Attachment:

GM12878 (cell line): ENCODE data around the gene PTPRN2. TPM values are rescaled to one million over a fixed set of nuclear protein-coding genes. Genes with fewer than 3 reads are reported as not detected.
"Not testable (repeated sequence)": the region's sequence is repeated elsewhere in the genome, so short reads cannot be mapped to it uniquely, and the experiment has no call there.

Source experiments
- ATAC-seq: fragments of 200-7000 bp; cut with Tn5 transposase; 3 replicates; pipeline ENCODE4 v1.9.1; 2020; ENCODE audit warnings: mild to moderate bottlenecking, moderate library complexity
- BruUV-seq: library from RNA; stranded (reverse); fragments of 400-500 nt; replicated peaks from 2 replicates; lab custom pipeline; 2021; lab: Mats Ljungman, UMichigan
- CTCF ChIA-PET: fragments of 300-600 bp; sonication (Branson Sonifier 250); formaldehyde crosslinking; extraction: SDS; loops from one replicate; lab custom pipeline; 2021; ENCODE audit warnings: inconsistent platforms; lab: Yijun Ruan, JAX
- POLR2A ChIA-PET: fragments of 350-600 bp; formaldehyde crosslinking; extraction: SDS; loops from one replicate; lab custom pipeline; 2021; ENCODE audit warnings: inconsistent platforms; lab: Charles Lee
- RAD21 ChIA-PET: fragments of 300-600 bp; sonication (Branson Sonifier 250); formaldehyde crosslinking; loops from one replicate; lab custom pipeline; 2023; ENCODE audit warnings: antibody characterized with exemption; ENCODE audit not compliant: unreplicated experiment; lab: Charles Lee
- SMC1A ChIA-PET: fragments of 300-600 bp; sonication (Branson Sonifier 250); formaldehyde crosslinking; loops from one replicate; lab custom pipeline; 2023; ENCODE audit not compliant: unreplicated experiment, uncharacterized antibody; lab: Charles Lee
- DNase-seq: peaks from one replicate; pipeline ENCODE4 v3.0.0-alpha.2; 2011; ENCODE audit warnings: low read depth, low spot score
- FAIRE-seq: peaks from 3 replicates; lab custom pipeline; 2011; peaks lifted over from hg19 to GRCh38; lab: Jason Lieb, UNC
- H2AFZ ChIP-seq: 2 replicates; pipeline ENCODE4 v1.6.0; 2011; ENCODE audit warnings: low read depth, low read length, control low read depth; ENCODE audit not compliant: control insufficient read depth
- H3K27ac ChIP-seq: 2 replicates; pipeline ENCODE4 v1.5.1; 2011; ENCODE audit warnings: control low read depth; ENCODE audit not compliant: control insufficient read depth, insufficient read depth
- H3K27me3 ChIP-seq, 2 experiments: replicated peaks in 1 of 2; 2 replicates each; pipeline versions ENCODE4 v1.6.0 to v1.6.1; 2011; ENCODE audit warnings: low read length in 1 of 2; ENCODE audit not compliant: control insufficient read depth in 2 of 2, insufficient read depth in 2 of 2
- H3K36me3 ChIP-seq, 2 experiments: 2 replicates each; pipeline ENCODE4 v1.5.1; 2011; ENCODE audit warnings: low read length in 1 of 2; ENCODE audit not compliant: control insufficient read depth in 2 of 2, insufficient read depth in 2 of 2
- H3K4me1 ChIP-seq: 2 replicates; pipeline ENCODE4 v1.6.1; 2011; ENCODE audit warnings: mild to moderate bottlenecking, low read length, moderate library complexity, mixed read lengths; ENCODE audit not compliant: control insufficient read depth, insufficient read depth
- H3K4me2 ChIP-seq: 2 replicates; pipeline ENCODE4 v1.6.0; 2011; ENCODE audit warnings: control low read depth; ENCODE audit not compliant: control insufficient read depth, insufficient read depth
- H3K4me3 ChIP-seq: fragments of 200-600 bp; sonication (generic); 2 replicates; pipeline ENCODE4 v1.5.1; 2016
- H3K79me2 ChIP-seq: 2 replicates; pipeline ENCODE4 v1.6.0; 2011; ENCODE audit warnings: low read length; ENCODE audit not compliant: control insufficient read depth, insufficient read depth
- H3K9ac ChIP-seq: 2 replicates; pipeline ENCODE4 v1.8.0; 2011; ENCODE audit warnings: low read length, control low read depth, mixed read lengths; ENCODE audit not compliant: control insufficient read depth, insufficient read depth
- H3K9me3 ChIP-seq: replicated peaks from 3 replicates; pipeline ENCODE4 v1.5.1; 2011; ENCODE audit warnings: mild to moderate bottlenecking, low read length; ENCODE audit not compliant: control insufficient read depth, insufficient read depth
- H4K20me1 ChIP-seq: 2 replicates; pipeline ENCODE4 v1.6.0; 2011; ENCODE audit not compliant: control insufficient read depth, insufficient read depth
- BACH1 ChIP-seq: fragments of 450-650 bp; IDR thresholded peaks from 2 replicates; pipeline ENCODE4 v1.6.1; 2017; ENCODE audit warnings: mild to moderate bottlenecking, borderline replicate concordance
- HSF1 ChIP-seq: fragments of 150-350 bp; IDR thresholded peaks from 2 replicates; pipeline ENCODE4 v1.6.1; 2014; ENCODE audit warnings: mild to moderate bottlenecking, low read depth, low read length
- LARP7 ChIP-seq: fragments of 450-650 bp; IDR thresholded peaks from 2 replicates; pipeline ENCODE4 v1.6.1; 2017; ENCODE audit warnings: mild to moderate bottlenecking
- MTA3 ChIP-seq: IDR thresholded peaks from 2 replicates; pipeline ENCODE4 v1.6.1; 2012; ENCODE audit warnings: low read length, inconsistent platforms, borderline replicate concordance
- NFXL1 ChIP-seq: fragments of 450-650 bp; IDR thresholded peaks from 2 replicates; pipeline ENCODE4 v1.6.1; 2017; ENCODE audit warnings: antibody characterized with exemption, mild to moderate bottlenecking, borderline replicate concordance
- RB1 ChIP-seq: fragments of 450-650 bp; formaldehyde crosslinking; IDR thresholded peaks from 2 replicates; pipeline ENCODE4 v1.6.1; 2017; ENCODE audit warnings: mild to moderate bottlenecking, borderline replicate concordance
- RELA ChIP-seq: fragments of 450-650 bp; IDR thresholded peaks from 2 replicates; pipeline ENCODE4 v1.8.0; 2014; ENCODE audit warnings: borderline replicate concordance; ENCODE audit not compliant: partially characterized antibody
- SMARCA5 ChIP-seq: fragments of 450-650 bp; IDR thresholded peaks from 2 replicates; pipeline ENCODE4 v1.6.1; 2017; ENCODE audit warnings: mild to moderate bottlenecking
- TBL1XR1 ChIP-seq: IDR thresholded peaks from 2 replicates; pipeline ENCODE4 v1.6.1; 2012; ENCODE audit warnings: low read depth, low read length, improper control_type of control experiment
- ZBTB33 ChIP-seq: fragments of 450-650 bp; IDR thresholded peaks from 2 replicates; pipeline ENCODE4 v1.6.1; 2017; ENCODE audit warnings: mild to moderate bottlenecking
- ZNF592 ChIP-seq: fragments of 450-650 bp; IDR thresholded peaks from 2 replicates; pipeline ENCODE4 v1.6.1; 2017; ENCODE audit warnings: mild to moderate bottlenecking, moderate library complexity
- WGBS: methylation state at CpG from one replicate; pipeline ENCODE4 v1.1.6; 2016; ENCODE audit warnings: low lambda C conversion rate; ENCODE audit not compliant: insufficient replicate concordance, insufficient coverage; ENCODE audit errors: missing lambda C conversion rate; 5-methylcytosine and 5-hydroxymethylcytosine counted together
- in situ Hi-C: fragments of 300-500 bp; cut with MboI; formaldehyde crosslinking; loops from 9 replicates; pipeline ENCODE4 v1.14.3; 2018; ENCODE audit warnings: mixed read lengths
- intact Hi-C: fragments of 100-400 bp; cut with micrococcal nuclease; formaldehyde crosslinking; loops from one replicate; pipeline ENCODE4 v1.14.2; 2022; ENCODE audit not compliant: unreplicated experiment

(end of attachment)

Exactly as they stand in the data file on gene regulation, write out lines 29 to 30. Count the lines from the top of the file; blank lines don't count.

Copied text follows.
- RELA ChIP-seq: fragments of 450-650 bp; IDR thresholded peaks from 2 replicates; pipeline ENCODE4 v1.8.0; 2014; ENCODE audit warnings: borderline replicate concordance; ENCODE audit not compliant: partially characterized antibody
- SMARCA5 ChIP-seq: fragments of 450-650 bp; IDR thresholded peaks from 2 replicates; pipeline ENCODE4 v1.6.1; 2017; ENCODE audit warnings: mild to moderate bottlenecking